Findings of the Appraisal Standards Review
This chapter of the report addresses the findings, commendations and recommendations from the appraisal standards review of the Kendall County Appraisal District in five sections:
The quality of the property tax system depends on the appraisal district's Board of Directors. Individuals serving on the Board of Directors bring to the board knowledge, judgment, and expertise in establishing policies and procedures for the district's organization and operation.
The appraisal district was formed in 1981 and became active in 1982. The district Board of Directors consists of seven members. Dan Heckler is a Boerne city councilman and an elected official. Members of the board are listed in Exhibit 4.
Board of Directors Members
Board Member Represents Starting Date Lynn Urban, Chair Comfort ISD 1/1/1994 Dan Heckler City of Boerne 1/1/2004 Carol Mathews, Secretary Boerne ISD 1/1/1996 Dan O'Connor Boerne ISD 1/1/2002 Harry Seidensticker, Vice Chair Kendall County 1/1/2004 Mark "Buck" Rogers Boerne ISD 1/1/2005 John Bartlett City of Fair Oaks 1/1/1996 Source: Kendall CAD, April 2005.
The Board of Directors has the following primary responsibilities:
- Establish the appraisal district's appraisal office;
- Adopt the appraisal district's annual operating budget;
- Contract for necessary services;
- Hire a chief appraiser;
- Hire a taxpayer liaison officer (districts in counties having a population of over 125,000);
- Appoint appraisal review board members; and
- Make general policy on the appraisal district's operation.
Board of Directors received a written survey about board activities. Three of the eight board members responded. The survey was broken down into board policies and procedures, chief appraiser and staff, property appraisals, appraisal review boards, and budgeting and financial management. The board gave itself, the chief appraiser, and the district's staff high marks for the work being performed by the district. One member noted there were no board member defined training requirements for board members but the others disagreed with that assessment.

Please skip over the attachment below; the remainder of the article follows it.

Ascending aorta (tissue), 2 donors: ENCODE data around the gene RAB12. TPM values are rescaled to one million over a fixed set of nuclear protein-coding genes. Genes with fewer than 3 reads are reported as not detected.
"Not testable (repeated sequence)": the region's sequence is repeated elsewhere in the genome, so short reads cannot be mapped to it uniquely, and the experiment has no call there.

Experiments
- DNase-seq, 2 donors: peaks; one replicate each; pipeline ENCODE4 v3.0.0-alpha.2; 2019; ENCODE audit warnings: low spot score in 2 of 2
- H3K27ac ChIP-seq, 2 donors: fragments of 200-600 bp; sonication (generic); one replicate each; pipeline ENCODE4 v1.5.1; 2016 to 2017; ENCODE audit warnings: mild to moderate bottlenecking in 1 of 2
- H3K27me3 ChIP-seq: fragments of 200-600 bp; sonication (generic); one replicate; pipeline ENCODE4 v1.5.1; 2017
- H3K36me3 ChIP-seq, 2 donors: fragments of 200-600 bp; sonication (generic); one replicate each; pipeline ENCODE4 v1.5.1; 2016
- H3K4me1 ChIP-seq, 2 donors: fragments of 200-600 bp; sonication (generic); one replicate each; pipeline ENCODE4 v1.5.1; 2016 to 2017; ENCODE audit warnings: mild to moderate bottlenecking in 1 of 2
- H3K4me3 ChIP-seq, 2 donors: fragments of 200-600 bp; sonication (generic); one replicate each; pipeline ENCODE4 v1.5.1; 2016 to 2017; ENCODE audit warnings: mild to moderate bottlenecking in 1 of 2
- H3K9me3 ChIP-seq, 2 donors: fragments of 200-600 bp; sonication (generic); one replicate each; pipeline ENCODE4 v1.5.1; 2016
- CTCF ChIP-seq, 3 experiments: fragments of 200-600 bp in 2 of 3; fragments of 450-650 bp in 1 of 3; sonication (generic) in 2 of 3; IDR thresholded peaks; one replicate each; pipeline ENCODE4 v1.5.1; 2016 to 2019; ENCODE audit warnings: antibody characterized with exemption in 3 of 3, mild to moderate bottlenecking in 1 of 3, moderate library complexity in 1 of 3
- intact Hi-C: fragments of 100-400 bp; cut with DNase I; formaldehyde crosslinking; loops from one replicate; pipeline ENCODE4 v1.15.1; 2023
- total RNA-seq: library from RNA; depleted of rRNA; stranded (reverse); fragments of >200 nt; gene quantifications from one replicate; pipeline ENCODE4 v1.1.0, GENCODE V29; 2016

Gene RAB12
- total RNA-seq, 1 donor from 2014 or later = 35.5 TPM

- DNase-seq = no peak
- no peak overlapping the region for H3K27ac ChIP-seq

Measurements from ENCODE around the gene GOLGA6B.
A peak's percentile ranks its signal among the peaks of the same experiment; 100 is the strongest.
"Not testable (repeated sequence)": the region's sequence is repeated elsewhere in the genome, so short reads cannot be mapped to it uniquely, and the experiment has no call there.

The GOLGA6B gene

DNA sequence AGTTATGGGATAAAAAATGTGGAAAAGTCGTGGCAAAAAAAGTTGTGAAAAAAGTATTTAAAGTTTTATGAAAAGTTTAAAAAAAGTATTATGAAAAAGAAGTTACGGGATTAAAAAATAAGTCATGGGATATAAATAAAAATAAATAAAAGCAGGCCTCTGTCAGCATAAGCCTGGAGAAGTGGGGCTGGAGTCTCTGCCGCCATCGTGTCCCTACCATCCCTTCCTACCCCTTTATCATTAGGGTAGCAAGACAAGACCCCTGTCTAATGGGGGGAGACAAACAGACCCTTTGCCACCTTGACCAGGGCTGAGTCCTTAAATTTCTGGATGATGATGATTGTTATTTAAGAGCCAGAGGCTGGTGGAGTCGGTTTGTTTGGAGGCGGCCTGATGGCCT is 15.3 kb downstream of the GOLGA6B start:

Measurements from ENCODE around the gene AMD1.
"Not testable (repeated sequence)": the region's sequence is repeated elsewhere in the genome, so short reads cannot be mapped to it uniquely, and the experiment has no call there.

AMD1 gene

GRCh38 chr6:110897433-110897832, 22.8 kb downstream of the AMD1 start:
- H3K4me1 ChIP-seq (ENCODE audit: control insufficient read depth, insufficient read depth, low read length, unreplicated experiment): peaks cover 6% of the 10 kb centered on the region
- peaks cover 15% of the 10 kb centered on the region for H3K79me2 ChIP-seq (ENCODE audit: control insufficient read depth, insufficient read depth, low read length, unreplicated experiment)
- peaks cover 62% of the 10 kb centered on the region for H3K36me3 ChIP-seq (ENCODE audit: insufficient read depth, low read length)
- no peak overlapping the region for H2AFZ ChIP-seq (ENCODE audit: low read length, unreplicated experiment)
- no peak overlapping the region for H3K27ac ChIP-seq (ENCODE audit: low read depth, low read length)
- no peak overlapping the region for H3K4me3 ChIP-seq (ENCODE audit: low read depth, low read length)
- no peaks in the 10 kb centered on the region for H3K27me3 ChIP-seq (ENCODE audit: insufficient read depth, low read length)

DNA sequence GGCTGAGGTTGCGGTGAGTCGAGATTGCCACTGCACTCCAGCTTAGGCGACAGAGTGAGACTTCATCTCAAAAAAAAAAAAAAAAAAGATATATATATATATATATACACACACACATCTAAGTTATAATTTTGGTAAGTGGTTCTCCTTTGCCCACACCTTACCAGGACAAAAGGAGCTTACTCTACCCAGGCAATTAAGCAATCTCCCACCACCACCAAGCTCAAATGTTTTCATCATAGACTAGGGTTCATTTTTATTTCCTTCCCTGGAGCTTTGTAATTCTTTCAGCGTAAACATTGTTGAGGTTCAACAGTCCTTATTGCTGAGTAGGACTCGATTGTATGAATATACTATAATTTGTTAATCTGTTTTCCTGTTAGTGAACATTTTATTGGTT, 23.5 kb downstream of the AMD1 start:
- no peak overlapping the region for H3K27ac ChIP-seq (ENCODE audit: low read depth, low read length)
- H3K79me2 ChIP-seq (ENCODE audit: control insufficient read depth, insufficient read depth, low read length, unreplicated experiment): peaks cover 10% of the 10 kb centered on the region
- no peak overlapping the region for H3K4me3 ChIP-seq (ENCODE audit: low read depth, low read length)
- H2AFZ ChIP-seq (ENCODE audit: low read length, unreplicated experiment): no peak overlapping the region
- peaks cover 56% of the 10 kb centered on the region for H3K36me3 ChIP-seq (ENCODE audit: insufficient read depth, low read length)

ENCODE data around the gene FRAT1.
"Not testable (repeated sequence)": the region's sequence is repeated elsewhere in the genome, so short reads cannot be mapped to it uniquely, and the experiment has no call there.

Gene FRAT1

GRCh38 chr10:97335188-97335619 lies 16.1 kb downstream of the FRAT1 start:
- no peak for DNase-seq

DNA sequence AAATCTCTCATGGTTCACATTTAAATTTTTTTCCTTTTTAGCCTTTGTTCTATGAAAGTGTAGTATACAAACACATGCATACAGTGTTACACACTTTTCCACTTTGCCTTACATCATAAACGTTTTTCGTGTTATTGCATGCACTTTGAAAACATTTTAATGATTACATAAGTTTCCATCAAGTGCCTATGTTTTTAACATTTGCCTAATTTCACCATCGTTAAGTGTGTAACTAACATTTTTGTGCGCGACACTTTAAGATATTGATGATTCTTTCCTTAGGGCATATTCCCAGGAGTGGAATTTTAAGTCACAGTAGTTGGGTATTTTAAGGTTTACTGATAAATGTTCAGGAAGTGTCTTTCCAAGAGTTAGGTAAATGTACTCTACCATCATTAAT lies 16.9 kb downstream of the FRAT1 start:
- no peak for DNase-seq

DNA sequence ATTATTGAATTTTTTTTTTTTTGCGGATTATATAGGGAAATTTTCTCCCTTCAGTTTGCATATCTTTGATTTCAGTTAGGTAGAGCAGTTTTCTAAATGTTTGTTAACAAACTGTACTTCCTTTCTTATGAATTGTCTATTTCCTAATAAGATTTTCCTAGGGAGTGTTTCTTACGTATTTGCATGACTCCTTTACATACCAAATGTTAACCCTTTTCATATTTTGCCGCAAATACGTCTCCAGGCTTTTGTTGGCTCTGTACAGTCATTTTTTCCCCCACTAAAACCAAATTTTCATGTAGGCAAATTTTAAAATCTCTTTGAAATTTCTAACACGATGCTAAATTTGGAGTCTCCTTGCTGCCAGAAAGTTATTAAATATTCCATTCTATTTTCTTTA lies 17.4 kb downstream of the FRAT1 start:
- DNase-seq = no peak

Financial audits of the district have been prepared in accordance with Section 6.063 of the Property Tax Code. Thompson, Williams, Biediger, Kastor & Young, L.C., certified public accountants from San Antonio, Texas, conducted independent audits of the 2001, 2002, and 2003 fiscal years. The audit found that the financial statements of the district are prepared in conformity with generally accepted accounting principles as applied to government units. The firm noted in the 2004 audit that the district implemented a new financial reporting model, as required by GASB Statement No. 34, Basic Financial Statements and Management's Discussion and Analysis for State and Local Governments, as of September 30, 2004.
The district contracts with Pritchard & Abbott (P&A) for the appraisal of industrial, utility and business personal property, yet the contract has no service delivery dates or contract monitoring provisions, making it difficult for the district to determine how well the contractor is performing the service. This contract was signed by the Board of Directors chairman, the chief appraiser and Pritchard & Abbott on September 8th, 2004 and covers services for tax years 2005 through 2006. The contract defines each of the property categories and those properties to be appraised. P&A is paid $9,000 each year. The contract includes a list of properties that the appraisal firm will appraise. The properties include six industrial properties, 34 utilities, and 26 business personal properties. The per parcel cost for this contract is $136.36. Kendall County has no mineral parcels.